Daily Bible Readings – Saturday, October 20, 2012

Prayer Psalm: 20

Prayer Point: This psalm is not a prayer for ourselves. David is asking that God will save the king, for when he is victorious, all of us will be saved.  Who is David talking about?  Jesus.  He is the king that was heard when God the Father raised him from the dead. We know that ‘God saves his anointed’ because Jesus lives. Pray that God will change us by giving us all the hope of the resurrection and eternal life.

Luke 9:37-50

Why is Jesus disappointed in his disciples when he comes down the mountain? What are they lacking?

Once again Jesus tells his disciples that he will have to die. Why didn’t the disciples understand (see notes on Luke 8:18-27)? Why do you think Jesus hid the answers from them?

In the days of Christ children were considered the lowest of the low on the social ladder. Jesus in verse 48 flips the world’s understanding upside down. What does it take to be considered great according to Jesus?

Verses 49-50 “for whoever is not against you is for you.” What does this mean? Why is Jesus not interested in stopping a man who was casting out demons in His name even though he wasn’t an “official” disciple?

Acts 28:17-31

As the book of Acts comes to a close, let’s take a step back at look at the ground we’ve covered. The book opened with the resurrected Christ giving a promise to his disciples:

Acts 1:8 But you receive power when the Holy Spirit comes on you; and you will be my witnesses in Jerusalem, and in all Judea and Samaria, and to the ends of earth.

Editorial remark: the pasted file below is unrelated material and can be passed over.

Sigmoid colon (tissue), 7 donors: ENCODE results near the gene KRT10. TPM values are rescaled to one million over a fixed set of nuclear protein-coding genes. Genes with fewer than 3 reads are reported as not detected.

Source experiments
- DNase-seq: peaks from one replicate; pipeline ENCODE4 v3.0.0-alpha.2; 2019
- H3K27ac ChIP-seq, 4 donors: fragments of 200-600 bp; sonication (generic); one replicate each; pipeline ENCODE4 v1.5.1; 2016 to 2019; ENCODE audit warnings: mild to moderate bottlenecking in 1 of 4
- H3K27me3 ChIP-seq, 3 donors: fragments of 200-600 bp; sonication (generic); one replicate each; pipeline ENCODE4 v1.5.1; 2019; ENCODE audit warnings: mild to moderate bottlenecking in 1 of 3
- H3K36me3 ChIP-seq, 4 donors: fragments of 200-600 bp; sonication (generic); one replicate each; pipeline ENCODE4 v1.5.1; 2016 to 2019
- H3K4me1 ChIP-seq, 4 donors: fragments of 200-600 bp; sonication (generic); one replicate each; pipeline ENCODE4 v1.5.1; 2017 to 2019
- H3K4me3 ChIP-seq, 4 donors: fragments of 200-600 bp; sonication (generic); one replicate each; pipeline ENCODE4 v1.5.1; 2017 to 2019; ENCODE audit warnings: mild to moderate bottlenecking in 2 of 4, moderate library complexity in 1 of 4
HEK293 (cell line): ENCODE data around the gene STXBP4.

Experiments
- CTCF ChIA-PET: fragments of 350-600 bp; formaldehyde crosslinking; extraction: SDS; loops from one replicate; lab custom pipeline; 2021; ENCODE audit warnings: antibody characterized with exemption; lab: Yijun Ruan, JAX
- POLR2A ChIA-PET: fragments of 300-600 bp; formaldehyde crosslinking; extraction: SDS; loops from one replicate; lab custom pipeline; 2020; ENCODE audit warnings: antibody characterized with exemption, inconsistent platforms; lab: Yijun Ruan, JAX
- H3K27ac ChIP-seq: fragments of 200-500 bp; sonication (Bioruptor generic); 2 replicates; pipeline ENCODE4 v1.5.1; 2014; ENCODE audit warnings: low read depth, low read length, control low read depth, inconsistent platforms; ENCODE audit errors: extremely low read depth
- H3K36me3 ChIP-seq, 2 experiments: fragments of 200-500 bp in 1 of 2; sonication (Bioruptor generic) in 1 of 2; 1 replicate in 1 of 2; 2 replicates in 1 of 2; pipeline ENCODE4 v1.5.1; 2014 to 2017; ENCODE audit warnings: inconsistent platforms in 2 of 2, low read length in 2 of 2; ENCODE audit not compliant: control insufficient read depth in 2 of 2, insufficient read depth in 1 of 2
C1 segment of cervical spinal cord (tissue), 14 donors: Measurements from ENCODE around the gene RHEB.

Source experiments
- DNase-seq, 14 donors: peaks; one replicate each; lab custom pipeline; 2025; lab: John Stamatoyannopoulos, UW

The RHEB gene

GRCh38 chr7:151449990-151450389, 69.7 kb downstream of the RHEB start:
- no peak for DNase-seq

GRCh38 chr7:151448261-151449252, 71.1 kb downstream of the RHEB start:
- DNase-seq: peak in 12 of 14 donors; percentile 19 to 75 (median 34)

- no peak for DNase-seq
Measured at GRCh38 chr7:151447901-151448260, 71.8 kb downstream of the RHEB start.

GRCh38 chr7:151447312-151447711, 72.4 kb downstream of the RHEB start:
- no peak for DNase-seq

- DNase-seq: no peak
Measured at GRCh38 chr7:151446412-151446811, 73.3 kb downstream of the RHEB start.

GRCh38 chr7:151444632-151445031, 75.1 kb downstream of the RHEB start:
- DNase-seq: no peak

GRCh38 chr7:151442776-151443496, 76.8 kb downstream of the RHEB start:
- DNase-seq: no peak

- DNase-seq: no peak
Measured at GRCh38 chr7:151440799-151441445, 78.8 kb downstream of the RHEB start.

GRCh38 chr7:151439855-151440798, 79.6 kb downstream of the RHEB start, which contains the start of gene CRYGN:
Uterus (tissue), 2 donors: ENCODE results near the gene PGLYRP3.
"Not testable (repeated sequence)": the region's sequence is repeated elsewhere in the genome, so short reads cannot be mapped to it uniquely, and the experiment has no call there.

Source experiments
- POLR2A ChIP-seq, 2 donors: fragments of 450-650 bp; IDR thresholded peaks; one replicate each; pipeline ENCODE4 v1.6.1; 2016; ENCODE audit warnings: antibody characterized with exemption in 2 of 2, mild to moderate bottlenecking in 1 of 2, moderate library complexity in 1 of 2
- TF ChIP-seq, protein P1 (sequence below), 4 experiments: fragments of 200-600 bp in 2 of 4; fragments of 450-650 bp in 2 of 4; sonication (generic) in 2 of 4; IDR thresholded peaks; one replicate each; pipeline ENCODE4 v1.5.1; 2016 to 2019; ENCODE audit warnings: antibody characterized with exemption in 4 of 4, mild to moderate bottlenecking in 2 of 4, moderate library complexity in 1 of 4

Acts is a story of the outpouring of the Holy Spirit on the church in Jerusalem (chapter 2). The shockwaves of that event, Pentecost, radiate out like the ripples of a rock hitting the water; first Jerusalem, then Judea and Samaria, and finally the ends of the earth. The message was given to Israel and then extended to the Gentiles, and so God calls a people for himself from every nation under heaven.

Who does Paul preach to when he gets to Rome? How does he explain his appearance in Rome? What sources does Paul use to convince the Jews of Jesus’ message about the Kingdom of God? Note that Law of Moses and the Prophets is the Jewish way of saying “Old Testament.” What kind of response does Paul get? Why does he decide to preach to the Gentiles? As the story ends, how do we know that the promise to take the message of Jesus to the ends of the earth has been fulfilled?

2 Kings 25:8-16, 22-26

You can best understand Israel’s story through the lens of their special relationship or covenant with God. When God rescued his people from Egypt he created a covenant with them. If Israel remained loyal to God, God promised to bless them. If they broke his covenant …

Deuteronomy 28:32 Your sons and daughters will be given to another nation, and you will wear out your eyes watching for them day after day, powerless to lift a hand .

By the time Nebuchadnezzar and the Babylonians finished with Jerusalem, who and what is left? What happens to Zedekiah because of his lack of faith and courage? What happens to the temple? What happens to the small remnant left behind in Judah? Where of all places do they flee?

Sirach 3:17-31

17 My child, perform your tasks with humility;

then you will be loved by those whom God accepts